WHO Chief scientist says India might be entering the endemic stage of COVID
World Health Organization (WHO) senior scientist, Dr Soumya Swaminathan, said on Wednesday that India could have reached a certain level of endemicity according to the general COVID-19 situation.
What is an endemic stage?
When a disease-carrying virus gets confined to a particular population and causes recurrent outbreaks, the area has entered a stage of endemic. It is different from the epidemic stage, where it overwhelms the people with the fear of getting infected.
Here, the population are resigned to the fact that there is a chance they can get infected with the virus anytime and learn to live with it.
It is similar to how people have learnt to live with chickenpox, malaria and swine flu, as these diseases are challenging to get rid of completely.
The only disease that has been eradicated is smallpox. It was possible by orchestrating relentless mass vaccination campaigns.
Dr Swaminathan on COVID situation in India
On addressing the issue of the possibility of India entering the endemic stage of the epidemic Dr Soumya Swaminathan, WHO Chief scientist, told a website, “We may be moving into a certain area where there is a low rate of transfer or a moderate rate of transfer, but we do not see the types of extreme growth and peaks we have seen in the past few months.”
She added that due to the vast Indian diversities, this situation might continue with highs and lows in different parts of the country.
Swaminathan added that this is especially true in areas where people are at risk of inclination. “So those groups that were less affected by the first and second waves may find themselves more susceptible in the next few months”.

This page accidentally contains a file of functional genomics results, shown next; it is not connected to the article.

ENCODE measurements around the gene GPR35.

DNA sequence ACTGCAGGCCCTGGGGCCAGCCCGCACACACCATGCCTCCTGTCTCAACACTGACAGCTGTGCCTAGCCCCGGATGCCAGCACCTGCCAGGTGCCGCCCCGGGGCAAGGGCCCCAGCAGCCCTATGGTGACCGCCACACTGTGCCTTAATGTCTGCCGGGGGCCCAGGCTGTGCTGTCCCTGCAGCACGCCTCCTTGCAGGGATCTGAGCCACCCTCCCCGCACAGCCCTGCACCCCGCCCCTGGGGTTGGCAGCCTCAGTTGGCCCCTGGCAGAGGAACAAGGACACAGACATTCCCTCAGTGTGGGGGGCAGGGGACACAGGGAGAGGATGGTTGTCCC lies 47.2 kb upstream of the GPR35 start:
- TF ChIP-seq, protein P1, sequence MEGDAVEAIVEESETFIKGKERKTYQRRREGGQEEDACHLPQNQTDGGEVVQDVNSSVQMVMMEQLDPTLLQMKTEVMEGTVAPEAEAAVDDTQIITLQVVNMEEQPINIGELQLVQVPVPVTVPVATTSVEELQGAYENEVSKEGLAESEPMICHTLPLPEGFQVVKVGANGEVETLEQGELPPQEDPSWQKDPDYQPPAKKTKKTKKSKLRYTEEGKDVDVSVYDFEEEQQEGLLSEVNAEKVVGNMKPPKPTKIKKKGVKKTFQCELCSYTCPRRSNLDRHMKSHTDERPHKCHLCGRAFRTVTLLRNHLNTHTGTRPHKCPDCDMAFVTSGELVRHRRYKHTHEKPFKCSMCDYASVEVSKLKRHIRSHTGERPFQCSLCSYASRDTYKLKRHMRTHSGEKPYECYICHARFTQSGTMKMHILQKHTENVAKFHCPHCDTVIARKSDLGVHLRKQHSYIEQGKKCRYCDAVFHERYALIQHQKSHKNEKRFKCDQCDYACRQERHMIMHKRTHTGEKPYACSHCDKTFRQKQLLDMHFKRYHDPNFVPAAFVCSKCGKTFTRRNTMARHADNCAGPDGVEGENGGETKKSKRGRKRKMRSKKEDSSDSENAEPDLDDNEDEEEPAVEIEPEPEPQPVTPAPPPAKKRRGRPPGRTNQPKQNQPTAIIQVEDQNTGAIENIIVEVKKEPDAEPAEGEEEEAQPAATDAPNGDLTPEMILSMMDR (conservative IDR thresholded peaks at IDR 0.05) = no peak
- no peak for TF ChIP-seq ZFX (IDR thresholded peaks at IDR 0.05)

The former Director-General of the Indian Council of Medical Research (ICMR) also said, “No one has a crystal ball, and it is impossible to predict the third wave” and how long or nasty it will be.”
However, she said that while children could become infected in large numbers during the third wave, it was unlikely that they would become seriously ill. She said, in particular, there is no need to panic in this census, although it is recommended that you are ready for most infections in children.
Swaminathan on Indian drugs
Using drugs such as Remdesivir, HCQ or Ivermectin treatment, she said so far, there is no evidence that HCQ or Ivermectin have a role in reducing mortality or morbidity of HIV-infected people or preventing people from becoming infected.
Hence, there is no reason to make recommendations for using any of these therapeutic or preventive medications.
“Solidarity’s case has shown that Remdesivir does not reduce mortality, it may have a lower benefit for a group of patients who are sufficiently malnourished but not sufficiently sick to the point of respiration for side effects, but Remdesivir does not do much. And Oxygen is both life-saving,” she added.
With approval from Covaxin, she said the decision could be made hopefully by mid-September.
“Bharat Biotech sent its details in the third week of July, which was the first data, and then updated data that arrived in mid-August.
The committee has returned to the company with some questions that we should continue to answer now. It will happen soon after,” she said.
“So in mid-September, I think, and the reason it took so long is because of going back and forth, and the need for more information requested from the company, and this is a normal process. People think it takes longer with Covaxin than others, but it doesn’t.
Emergency Use Listing took this period of four to six to eight weeks to get all the necessary information,” she said.